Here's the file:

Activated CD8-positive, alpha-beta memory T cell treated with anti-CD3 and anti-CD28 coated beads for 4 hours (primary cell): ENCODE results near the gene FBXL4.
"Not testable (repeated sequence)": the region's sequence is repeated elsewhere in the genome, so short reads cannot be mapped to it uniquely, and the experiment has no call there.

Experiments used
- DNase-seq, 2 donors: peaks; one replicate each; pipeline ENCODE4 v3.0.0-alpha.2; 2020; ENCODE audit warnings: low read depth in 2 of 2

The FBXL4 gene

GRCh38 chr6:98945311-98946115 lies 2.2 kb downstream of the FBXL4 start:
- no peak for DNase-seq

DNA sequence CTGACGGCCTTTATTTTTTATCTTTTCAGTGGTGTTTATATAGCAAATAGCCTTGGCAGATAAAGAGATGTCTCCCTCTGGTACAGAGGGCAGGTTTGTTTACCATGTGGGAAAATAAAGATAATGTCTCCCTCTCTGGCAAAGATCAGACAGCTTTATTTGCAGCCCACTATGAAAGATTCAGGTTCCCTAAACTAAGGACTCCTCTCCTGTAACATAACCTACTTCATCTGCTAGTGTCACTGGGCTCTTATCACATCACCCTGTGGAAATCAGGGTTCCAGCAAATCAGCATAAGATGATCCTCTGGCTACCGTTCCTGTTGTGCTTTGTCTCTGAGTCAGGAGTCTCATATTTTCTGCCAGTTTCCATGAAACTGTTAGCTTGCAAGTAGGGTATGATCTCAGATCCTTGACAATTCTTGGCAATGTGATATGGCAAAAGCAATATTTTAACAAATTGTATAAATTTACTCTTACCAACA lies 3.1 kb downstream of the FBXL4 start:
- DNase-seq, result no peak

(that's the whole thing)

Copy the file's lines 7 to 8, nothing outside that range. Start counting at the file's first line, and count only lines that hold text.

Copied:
- no peak for DNase-seq

DNA sequence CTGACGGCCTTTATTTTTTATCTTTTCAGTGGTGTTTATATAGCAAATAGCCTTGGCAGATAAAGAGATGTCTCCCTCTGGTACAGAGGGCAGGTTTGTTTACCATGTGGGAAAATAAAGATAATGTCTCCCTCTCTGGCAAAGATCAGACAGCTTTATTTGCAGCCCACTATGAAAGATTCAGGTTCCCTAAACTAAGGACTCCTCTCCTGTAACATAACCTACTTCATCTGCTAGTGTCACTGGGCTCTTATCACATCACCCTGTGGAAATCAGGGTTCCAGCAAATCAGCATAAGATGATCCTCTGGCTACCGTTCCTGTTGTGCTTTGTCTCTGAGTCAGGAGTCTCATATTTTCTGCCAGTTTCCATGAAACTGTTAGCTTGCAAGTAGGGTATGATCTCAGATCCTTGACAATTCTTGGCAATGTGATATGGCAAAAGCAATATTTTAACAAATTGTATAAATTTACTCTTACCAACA lies 3.1 kb downstream of the FBXL4 start: